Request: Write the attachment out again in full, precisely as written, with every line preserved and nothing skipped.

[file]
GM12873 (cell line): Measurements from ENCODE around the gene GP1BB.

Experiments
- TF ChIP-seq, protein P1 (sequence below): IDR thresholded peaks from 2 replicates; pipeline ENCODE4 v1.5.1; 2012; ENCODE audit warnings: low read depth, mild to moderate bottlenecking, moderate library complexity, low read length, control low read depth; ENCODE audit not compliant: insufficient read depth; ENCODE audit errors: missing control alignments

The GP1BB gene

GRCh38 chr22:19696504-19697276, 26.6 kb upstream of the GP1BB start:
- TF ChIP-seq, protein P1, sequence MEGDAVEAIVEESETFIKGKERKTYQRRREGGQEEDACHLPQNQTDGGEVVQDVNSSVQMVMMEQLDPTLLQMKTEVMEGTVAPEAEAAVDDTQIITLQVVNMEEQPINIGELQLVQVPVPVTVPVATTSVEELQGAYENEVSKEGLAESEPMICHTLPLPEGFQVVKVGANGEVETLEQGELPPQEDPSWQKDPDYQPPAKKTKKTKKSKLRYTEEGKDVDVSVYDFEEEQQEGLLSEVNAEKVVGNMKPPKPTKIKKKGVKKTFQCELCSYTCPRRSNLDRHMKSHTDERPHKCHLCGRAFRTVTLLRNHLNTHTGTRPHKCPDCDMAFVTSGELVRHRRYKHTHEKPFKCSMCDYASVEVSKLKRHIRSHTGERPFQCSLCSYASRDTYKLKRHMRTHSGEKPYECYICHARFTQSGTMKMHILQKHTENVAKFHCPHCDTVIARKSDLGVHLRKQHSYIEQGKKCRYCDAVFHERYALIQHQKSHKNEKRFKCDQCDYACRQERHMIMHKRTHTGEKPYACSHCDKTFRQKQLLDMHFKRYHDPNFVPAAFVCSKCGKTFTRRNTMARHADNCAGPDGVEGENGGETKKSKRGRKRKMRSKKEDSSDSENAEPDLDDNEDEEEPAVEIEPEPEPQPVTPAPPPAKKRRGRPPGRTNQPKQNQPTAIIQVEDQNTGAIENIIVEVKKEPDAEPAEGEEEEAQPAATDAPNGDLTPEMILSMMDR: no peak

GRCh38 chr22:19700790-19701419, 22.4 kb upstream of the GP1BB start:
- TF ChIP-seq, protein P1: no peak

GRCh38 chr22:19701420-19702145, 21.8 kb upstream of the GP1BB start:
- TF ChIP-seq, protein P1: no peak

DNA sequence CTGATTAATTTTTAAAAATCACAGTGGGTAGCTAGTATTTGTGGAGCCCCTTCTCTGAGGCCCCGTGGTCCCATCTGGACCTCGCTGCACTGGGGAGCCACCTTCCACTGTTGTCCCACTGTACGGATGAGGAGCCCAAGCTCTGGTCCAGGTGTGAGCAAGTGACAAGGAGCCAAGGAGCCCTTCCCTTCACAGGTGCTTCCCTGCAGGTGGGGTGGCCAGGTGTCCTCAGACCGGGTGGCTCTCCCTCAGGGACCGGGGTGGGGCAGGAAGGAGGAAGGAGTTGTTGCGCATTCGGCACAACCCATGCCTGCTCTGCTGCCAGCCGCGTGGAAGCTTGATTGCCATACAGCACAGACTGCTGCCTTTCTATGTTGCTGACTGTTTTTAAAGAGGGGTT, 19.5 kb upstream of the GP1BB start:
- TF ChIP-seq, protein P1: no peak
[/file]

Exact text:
GM12873 (cell line): Measurements from ENCODE around the gene GP1BB.

Experiments
- TF ChIP-seq, protein P1 (sequence below): IDR thresholded peaks from 2 replicates; pipeline ENCODE4 v1.5.1; 2012; ENCODE audit warnings: low read depth, mild to moderate bottlenecking, moderate library complexity, low read length, control low read depth; ENCODE audit not compliant: insufficient read depth; ENCODE audit errors: missing control alignments

The GP1BB gene

GRCh38 chr22:19696504-19697276, 26.6 kb upstream of the GP1BB start:
- TF ChIP-seq, protein P1, sequence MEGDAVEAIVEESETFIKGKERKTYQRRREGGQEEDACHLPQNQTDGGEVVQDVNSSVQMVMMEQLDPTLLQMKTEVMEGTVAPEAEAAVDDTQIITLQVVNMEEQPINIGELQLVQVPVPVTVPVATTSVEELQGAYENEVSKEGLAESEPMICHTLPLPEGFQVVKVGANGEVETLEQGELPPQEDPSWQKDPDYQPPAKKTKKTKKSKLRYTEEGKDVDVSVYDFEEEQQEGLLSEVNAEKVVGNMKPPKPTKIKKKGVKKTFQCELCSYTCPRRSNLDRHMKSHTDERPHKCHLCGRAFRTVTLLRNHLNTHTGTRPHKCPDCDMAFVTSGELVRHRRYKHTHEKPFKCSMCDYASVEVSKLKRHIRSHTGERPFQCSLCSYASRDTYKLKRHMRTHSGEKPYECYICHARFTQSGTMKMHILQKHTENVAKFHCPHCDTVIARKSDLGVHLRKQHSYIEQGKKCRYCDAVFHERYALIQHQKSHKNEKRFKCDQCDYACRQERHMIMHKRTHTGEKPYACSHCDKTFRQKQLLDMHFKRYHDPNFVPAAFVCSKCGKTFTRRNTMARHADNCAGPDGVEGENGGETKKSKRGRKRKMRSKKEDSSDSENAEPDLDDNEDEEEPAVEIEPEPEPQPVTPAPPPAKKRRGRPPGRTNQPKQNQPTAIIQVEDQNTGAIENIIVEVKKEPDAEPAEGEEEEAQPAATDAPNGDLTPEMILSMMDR: no peak

GRCh38 chr22:19700790-19701419, 22.4 kb upstream of the GP1BB start:
- TF ChIP-seq, protein P1: no peak

GRCh38 chr22:19701420-19702145, 21.8 kb upstream of the GP1BB start:
- TF ChIP-seq, protein P1: no peak

DNA sequence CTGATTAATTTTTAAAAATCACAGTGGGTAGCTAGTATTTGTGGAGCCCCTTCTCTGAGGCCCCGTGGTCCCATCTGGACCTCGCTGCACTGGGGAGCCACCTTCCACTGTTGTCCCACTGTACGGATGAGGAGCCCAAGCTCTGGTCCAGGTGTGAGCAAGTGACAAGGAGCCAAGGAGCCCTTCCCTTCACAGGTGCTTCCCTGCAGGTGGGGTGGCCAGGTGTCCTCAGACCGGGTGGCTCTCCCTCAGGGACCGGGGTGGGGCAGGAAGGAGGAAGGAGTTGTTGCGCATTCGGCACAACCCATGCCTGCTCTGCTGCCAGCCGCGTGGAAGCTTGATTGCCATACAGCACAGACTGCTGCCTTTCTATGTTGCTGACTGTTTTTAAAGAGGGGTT, 19.5 kb upstream of the GP1BB start:
- TF ChIP-seq, protein P1: no peak